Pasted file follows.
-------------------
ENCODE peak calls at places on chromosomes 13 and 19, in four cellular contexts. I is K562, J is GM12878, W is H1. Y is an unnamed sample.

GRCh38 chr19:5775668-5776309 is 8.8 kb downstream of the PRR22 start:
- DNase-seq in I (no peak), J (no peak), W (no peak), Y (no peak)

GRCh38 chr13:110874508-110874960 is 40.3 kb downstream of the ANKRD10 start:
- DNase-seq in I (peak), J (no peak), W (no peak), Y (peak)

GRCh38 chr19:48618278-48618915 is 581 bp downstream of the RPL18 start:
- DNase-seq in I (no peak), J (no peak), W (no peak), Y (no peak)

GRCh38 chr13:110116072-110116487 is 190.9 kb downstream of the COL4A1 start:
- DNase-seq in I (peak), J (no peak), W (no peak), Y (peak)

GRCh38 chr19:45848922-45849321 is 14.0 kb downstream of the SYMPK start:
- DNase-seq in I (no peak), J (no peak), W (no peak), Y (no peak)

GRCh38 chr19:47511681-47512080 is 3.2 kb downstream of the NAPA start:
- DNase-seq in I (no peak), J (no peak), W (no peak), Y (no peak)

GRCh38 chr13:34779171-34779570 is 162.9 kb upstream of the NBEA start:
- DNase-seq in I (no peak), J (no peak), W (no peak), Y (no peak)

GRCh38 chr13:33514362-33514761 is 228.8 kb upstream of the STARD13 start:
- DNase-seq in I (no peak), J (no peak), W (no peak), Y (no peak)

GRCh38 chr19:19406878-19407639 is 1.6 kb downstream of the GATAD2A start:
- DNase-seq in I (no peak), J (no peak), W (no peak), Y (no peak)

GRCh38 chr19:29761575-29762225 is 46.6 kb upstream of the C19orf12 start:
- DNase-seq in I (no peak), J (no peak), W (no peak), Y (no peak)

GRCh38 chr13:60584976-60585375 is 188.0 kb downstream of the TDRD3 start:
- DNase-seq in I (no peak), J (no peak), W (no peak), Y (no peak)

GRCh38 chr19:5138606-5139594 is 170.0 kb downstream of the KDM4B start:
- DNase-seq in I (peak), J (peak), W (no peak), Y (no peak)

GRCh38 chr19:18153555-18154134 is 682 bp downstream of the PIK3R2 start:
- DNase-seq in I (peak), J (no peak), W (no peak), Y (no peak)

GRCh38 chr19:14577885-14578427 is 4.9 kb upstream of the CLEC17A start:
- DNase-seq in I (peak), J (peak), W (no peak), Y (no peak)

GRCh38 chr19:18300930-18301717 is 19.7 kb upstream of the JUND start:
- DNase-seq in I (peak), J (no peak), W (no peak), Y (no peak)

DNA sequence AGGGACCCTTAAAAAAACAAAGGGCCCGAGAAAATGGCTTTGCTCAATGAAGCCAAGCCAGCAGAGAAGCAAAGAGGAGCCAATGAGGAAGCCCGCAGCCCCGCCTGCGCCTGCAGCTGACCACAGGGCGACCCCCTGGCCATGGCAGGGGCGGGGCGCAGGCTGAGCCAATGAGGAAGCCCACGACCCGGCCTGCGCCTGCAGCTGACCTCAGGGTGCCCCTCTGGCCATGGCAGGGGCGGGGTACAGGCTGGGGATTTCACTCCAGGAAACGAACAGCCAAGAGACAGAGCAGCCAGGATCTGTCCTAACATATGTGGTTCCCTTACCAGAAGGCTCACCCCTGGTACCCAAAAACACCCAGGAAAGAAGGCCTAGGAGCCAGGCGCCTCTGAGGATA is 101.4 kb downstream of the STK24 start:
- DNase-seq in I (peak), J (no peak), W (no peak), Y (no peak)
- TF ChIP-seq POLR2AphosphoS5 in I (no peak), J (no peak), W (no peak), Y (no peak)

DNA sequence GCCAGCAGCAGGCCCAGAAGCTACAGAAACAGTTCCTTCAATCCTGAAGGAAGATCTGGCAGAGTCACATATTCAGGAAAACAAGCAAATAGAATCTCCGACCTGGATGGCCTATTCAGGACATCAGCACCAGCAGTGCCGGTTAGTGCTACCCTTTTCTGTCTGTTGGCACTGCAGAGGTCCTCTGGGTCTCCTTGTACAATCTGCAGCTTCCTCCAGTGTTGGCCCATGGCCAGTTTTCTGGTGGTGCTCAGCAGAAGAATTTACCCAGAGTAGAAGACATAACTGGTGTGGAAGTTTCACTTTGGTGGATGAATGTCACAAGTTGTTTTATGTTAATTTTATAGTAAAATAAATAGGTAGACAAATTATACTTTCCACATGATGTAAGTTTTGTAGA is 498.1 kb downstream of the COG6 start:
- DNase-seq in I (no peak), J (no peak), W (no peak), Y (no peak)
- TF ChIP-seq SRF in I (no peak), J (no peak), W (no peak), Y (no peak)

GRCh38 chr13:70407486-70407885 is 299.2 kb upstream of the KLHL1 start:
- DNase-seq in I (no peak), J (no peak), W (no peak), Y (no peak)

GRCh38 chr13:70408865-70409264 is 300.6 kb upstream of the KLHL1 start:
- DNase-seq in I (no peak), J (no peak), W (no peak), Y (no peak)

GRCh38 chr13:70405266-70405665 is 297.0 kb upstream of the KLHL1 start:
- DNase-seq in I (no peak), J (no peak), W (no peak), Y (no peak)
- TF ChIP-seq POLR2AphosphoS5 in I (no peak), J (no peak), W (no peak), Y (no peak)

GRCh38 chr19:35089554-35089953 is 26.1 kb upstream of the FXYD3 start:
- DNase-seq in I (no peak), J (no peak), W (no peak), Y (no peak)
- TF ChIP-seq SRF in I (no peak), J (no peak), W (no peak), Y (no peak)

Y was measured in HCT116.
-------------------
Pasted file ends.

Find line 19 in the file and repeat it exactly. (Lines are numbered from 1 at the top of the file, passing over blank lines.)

- DNase-seq in I (no peak), J (no peak), W (no peak), Y (no peak)